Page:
After having seen the meeting through, I started with Hie Bentz to Lincoln where we arrived about one o’clock on Sunday morning. After sleeping a little, we started for Reamstown to church and had quite a pleasant time together with Al. Stober, Hie Bentz, Jno. Hibsman, Daniel Markley, John Coover, and others. We all got home safe in the afternoon again and stayed there the other part of the day.

On Monday morning, Al and I started out gunning, coming back in the afternoon with very little game, having had bad luck to see game. We, however, had seven partridges and one rabbit each four. I had a taste of partridge yesterday morning for breakfast.

I went to Lancaster with Edwin Musser, he being accommodating enough to come to our house when I was out gunning to tell them that he is going to town and that I can go along. He also gave me a small box of segars which I shall divide with [brother] Charles, having as yet not had the chance as this morning when I went to his camp quarters, he was just getting ready to go to 5th & Buttonwood [Provost Barracks] on guard.

I came in to camp last night about 8 o’clock but he had gone out with a number of others to a Union Meeting at the Headquarters of the Union League. At any rate, he is all right and expect to see him tomorrow morning. I have been finishing the Muster Rolls today as also nearly through signing the Pay Rolls.

I have indeed the same opinion that you have as to the Election next Tuesday—that it will be better attended by the Union men of Pennsylvania and poll such a vote as to scare all the Copperheads to death, letting none to tell the tale.

Before going any further let me tell you that the 79th Regt. P. V. came home about one hundred in number—such that had not re-enlisted. Among them was Edwin Faust. He looks very well but brought the sad news that his brother Peter had died [at Chattanooga, TN, on 3 October 1864] of his wound received at the Battle of Atlanta, Ga. He died and was buried at Chattanooga. They talk about fetching him home. Samuel Bear also came along with them (Abm’s brother). He still likes whiskey as well as ever.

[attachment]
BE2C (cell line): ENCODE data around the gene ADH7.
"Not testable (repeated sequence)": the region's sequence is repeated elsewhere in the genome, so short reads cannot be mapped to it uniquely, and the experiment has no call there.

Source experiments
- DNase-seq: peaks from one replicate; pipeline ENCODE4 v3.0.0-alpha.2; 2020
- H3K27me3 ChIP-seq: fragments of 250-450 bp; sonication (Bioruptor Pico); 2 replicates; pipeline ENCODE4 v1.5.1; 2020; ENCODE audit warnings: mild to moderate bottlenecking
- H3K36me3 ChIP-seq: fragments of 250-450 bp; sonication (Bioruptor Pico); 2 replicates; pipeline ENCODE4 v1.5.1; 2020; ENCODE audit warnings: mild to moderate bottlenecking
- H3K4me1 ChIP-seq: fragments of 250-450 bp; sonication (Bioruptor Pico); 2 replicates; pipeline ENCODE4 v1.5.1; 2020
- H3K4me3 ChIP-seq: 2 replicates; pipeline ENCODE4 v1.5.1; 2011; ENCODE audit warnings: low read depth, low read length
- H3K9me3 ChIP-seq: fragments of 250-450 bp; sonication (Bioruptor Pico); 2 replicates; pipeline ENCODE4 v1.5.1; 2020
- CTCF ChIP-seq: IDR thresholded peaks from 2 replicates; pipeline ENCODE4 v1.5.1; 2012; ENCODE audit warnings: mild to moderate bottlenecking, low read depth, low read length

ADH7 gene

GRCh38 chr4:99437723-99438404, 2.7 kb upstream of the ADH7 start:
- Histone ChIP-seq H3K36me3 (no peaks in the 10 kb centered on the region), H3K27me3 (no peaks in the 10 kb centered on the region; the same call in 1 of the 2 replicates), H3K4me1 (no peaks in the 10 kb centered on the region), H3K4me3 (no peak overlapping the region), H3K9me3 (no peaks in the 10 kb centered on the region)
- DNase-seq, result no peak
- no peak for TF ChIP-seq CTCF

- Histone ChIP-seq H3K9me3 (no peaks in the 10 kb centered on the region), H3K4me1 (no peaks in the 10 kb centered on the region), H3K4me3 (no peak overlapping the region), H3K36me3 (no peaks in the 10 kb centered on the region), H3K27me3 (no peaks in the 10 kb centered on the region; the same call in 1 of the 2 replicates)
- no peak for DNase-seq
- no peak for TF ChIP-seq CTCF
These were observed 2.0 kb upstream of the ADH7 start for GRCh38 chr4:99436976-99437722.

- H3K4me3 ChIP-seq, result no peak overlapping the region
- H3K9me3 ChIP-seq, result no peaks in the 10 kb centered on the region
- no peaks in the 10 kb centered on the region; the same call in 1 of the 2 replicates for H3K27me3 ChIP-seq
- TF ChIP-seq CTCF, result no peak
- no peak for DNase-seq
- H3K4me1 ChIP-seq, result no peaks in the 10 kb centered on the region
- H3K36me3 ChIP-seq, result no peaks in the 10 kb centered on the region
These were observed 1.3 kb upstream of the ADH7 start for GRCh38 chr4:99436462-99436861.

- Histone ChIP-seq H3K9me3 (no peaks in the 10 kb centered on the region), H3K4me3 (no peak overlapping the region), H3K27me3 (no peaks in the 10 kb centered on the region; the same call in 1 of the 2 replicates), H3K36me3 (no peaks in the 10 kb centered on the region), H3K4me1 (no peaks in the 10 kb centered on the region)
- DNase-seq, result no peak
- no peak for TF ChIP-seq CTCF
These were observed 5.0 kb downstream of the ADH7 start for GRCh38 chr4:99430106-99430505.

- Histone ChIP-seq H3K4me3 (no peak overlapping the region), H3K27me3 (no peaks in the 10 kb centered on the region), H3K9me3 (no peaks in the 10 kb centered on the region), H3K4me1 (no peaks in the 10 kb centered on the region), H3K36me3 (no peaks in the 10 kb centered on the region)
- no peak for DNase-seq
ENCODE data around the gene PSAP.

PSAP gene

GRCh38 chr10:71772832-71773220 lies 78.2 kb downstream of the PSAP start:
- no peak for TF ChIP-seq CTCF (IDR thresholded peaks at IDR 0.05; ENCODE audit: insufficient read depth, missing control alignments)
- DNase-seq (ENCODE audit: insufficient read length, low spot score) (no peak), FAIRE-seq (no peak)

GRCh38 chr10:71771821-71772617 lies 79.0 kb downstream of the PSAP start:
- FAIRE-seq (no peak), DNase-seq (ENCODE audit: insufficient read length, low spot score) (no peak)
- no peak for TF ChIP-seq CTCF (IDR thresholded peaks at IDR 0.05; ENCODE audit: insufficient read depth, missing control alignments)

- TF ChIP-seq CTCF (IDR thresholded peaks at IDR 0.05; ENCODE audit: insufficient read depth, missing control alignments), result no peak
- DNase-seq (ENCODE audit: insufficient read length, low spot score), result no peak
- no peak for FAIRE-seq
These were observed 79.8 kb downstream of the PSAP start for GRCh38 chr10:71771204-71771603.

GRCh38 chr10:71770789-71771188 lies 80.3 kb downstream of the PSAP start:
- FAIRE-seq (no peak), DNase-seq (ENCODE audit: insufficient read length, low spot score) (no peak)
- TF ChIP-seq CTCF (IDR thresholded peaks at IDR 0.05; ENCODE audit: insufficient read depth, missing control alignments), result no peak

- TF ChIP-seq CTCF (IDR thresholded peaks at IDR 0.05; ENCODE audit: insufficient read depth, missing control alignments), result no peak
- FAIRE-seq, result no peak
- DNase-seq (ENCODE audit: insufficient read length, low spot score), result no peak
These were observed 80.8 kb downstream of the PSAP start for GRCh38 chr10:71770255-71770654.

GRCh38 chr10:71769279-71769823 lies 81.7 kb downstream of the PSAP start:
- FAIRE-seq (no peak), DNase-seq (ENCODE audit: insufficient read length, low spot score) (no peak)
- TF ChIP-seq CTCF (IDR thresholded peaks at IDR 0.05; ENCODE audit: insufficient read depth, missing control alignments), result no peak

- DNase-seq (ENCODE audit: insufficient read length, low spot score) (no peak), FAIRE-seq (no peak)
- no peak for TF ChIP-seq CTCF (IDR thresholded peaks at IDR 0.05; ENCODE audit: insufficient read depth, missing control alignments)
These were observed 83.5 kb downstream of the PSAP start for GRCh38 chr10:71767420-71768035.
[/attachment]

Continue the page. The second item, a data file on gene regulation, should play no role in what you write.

I suppose you have heard that Mrs. George Becker has appointed Samuel Niply administrator of the estate and they are going to have a sale of personal property the 18th of this month. I suppose they will have a large sale. I would not mind attending. They are going to sell the two fast horses.

The folks around Lincoln are all well—at least were when I left them. Father is very well as also Mother and still very patriotic and proud that they have three sons in the arms of Abraham. Mrs. Edwin Musser gave birth to a daughter on last Thursday night as also did Sue Irvine (formerly) a couple weeks ago. Charles sends [love] to you all. Give respects to Jack and all the rest of the boys and keep a good share for yourself.

Your affectionate brother, — Anthony

Write soon. Jno. Brewisen is going to be wedded to Miss Hallie Gorgas this week, — Anthony

¹ In the 1860 US Census, 16 year-old Fiana Lutz was enumerated in the household of Jacob Hage of West Cocalico, Lancaster county, employed as a maid.


Addressed to Mr. W. J. Fraser, Co. B, Battalion 195th P. V., Martinsburg, Va.

Camp 186th P. V., 17th and Master Streets
Philadelphia, PA
December 18, 1864

Brother William,